Module 4 Placement: Vascular

Secondary care placement is over, HALLELUJAH! It has been a really long month, even though it also feels like it’s gone by really quickly as well? Weird.

Vascular week was tough. It involved being grilled a lot by consultants. Like, a A LOT. As in so much that I almost cried in theatre because the consultant I was with just wouldn’t stop, and everyone in the theatre started laughing at me. It really was awful.

Now, you’re probably thinking, “Wow such a crybaby, get over yourself?“, but I cry when I’m angry, as well as when I’m upset, you see, and when the consultant kept asking me questions about dialysis and the kidneys, I just couldn’t take it. I tried to tell him that we haven’t done the renal system yet, and he just laughed and said that his 8 year old son could answer the questions he was asking me. Cue even more laughter from the theatre staff. Not nice.

It was really unfair because I understand him having a go at me for not knowing things we’ve been taught, but when it’s questions on a module we don’t do till next year, WHY DO THIS? A lot of consultants can be so unnecessarily harsh sometimes, as if they don’t remember that they were medical students once too, and this has just made me so determined to be nice to students when I qualify (by God’s grace!).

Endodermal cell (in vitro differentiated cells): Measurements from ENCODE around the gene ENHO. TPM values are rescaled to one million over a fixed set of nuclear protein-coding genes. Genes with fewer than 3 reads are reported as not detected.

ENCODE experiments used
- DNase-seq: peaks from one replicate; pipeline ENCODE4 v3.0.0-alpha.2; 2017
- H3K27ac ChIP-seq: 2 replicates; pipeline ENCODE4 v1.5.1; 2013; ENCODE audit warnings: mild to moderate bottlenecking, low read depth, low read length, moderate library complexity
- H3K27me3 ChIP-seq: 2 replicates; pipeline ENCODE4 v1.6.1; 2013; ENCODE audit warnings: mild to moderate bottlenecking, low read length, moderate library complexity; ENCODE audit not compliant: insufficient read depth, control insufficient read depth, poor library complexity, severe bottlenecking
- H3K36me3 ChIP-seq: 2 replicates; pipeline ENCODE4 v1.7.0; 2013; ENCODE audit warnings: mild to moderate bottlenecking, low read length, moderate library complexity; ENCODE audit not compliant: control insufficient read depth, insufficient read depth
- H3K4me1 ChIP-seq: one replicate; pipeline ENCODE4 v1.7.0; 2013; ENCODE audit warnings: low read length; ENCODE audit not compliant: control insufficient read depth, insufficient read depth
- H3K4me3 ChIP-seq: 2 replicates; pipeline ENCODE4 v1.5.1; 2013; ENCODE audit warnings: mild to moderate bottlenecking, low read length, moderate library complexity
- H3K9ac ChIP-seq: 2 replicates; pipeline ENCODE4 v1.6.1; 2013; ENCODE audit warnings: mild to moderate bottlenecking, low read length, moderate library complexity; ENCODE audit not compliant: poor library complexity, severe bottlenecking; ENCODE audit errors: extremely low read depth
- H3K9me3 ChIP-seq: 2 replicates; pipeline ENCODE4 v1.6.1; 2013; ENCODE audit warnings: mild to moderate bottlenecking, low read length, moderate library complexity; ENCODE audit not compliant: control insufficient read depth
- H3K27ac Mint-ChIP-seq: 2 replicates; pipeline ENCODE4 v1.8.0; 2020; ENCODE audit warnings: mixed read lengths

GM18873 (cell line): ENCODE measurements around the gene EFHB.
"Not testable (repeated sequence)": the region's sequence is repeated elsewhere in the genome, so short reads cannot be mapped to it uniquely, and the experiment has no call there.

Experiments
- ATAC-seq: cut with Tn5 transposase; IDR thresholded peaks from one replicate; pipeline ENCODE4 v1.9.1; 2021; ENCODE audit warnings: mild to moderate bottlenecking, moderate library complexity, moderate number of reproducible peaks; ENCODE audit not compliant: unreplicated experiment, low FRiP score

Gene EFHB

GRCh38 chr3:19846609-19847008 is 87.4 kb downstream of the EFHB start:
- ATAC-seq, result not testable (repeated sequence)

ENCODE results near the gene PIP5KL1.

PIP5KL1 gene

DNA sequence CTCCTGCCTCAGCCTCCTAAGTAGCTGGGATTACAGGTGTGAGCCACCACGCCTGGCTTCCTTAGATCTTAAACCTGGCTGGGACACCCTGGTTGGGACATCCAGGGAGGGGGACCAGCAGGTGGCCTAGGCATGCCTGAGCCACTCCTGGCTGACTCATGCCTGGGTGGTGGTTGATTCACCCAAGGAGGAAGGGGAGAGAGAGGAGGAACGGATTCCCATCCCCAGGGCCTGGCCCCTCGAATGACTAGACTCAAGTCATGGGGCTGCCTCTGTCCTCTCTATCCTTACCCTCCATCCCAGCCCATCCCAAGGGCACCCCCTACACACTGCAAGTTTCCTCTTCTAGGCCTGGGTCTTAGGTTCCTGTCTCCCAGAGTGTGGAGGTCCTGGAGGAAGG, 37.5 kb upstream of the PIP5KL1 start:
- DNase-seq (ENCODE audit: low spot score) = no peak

Maybe I just massively overreacted, but he was mean, it was early in the morning, and I was really tired, okay? Just look at how happy I was in my scrubs before going in to theatre:

Scrubs
Ahh, if only I’d known what was to come…

It wasn’t all tears in vascular week though! Learning how to do ABPIs was fun, as was finally learning how to put on gloves properly in our sterile technique session. If only we’d had this teaching before last year’s end of year OSCE- I dropped the gloves on the floor and put them on anyway, so I really wasn’t that surprised when I failed the station to be honest… Yeah.

The week ended with time on the ward, where I got to take blood from a patient. The junior doctor had to help me find the vein, but I got there in the end! I also got to educate a patient on the meaning of my name, as his first response to me after I introduced myself was, “Your name is quite an odd one, isn’t it?” No, it really isn’t. Uncommon here? Maybe, but Taiwo means “tasted the world first,” and it’s a traditional Yoruba name for first born twins in Nigeria.

He found it all very interesting, and realised his faux pas in calling it odd, so we had a nice chat after that. This was a lesson that some patients are just ignorant and don’t mean to cause offense; all they need is some education on different cultures, and they will think twice before saying something problematic in the future! It was a lovely end to secondary care placement 🙂

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